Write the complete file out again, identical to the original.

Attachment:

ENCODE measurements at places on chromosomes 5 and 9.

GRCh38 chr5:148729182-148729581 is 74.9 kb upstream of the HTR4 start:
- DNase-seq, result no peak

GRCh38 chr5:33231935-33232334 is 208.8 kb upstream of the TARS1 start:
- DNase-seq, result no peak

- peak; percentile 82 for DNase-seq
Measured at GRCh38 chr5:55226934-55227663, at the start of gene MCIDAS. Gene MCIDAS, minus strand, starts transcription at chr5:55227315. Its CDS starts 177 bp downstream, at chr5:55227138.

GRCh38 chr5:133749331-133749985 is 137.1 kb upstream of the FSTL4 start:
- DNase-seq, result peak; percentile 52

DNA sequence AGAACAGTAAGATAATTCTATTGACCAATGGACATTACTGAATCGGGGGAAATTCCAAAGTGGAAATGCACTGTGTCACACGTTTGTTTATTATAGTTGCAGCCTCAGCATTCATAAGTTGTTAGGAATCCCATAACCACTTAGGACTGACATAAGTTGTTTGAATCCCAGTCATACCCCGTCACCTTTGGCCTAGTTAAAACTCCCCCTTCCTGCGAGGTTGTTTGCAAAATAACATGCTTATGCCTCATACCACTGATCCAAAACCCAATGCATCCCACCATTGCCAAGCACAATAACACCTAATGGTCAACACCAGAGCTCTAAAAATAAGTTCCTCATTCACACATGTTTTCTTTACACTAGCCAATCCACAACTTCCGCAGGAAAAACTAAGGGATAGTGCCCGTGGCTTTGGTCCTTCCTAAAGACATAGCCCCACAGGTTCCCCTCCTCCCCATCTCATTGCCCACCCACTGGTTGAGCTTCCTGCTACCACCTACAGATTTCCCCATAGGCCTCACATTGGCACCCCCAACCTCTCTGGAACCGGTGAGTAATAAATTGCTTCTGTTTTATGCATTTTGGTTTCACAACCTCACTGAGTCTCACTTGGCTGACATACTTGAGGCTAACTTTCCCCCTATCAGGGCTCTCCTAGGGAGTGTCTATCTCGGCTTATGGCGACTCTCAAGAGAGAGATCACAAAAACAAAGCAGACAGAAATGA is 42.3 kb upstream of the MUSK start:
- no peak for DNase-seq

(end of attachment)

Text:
ENCODE measurements at places on chromosomes 5 and 9.

GRCh38 chr5:148729182-148729581 is 74.9 kb upstream of the HTR4 start:
- DNase-seq, result no peak

GRCh38 chr5:33231935-33232334 is 208.8 kb upstream of the TARS1 start:
- DNase-seq, result no peak

- peak; percentile 82 for DNase-seq
Measured at GRCh38 chr5:55226934-55227663, at the start of gene MCIDAS. Gene MCIDAS, minus strand, starts transcription at chr5:55227315. Its CDS starts 177 bp downstream, at chr5:55227138.

GRCh38 chr5:133749331-133749985 is 137.1 kb upstream of the FSTL4 start:
- DNase-seq, result peak; percentile 52

DNA sequence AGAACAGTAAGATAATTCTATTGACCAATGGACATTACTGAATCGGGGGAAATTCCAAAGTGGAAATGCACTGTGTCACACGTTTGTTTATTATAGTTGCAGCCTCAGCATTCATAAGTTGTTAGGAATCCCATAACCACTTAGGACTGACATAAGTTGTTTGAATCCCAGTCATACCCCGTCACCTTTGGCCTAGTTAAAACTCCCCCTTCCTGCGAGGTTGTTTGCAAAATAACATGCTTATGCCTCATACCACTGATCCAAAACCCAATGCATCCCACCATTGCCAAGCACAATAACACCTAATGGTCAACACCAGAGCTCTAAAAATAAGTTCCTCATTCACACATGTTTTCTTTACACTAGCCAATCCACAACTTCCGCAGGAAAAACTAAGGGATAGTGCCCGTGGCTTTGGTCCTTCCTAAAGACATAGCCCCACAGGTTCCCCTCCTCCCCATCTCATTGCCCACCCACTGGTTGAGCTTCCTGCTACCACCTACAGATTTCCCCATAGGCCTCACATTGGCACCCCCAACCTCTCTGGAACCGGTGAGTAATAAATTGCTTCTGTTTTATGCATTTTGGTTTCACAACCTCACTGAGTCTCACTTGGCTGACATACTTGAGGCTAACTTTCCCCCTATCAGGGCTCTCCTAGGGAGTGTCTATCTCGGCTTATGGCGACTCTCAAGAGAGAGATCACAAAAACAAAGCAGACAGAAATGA is 42.3 kb upstream of the MUSK start:
- no peak for DNase-seq